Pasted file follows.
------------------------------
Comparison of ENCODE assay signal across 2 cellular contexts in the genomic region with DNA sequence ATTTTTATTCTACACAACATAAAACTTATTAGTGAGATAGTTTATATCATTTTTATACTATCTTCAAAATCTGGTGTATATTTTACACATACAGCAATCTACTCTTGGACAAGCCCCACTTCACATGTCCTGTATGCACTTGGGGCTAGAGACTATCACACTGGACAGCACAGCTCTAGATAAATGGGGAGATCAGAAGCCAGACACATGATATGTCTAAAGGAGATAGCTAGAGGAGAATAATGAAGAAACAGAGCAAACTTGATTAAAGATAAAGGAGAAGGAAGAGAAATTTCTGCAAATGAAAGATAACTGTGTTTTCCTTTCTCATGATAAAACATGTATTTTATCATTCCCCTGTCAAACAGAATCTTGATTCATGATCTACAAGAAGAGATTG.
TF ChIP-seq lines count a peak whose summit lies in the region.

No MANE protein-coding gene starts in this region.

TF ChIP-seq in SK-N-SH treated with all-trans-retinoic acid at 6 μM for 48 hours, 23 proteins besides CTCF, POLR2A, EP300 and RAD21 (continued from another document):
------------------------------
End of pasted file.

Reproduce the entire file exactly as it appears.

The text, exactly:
Comparison of ENCODE assay signal across 2 cellular contexts in the genomic region with DNA sequence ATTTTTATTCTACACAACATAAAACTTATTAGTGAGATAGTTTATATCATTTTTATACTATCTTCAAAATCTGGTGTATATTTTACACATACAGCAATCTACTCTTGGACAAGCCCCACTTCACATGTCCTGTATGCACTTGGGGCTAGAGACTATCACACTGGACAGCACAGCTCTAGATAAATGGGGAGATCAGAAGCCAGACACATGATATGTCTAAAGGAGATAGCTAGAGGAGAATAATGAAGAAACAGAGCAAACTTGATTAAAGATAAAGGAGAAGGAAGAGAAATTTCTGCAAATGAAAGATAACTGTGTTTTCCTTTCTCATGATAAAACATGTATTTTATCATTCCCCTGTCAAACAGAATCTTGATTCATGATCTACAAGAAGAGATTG.
TF ChIP-seq lines count a peak whose summit lies in the region.

No MANE protein-coding gene starts in this region.

TF ChIP-seq in SK-N-SH treated with all-trans-retinoic acid at 6 μM for 48 hours, 23 proteins besides CTCF, POLR2A, EP300 and RAD21 (continued from another document):